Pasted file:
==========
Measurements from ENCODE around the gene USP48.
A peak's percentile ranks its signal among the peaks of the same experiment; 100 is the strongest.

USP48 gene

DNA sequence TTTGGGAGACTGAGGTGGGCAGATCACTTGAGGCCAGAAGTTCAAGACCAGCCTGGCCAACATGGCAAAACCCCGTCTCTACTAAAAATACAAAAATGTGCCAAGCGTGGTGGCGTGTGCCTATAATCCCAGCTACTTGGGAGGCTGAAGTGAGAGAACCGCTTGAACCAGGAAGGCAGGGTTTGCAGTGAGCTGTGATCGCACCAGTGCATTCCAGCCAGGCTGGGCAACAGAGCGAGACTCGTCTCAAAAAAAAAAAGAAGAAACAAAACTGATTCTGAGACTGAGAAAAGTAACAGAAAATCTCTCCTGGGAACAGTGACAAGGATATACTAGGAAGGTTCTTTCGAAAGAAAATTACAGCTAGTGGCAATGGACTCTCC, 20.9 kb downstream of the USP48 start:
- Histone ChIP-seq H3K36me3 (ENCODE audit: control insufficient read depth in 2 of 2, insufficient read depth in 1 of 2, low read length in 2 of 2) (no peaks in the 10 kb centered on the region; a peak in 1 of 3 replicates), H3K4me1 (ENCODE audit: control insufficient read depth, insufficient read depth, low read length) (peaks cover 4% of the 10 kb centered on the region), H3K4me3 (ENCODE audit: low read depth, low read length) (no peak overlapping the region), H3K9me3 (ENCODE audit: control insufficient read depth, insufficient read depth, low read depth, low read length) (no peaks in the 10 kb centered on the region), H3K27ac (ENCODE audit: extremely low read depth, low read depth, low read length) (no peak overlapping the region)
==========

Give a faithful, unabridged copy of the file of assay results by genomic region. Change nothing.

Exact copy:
Measurements from ENCODE around the gene USP48.
A peak's percentile ranks its signal among the peaks of the same experiment; 100 is the strongest.

USP48 gene

DNA sequence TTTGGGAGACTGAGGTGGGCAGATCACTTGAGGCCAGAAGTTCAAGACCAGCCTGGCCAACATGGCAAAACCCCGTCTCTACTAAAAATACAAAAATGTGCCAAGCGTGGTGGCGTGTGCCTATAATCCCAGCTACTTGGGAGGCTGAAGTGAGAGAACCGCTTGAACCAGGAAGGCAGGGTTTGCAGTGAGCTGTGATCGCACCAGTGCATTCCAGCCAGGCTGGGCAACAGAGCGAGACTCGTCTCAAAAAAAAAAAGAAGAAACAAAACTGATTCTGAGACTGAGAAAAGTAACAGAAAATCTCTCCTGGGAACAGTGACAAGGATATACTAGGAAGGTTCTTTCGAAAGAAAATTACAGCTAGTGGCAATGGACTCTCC, 20.9 kb downstream of the USP48 start:
- Histone ChIP-seq H3K36me3 (ENCODE audit: control insufficient read depth in 2 of 2, insufficient read depth in 1 of 2, low read length in 2 of 2) (no peaks in the 10 kb centered on the region; a peak in 1 of 3 replicates), H3K4me1 (ENCODE audit: control insufficient read depth, insufficient read depth, low read length) (peaks cover 4% of the 10 kb centered on the region), H3K4me3 (ENCODE audit: low read depth, low read length) (no peak overlapping the region), H3K9me3 (ENCODE audit: control insufficient read depth, insufficient read depth, low read depth, low read length) (no peaks in the 10 kb centered on the region), H3K27ac (ENCODE audit: extremely low read depth, low read depth, low read length) (no peak overlapping the region)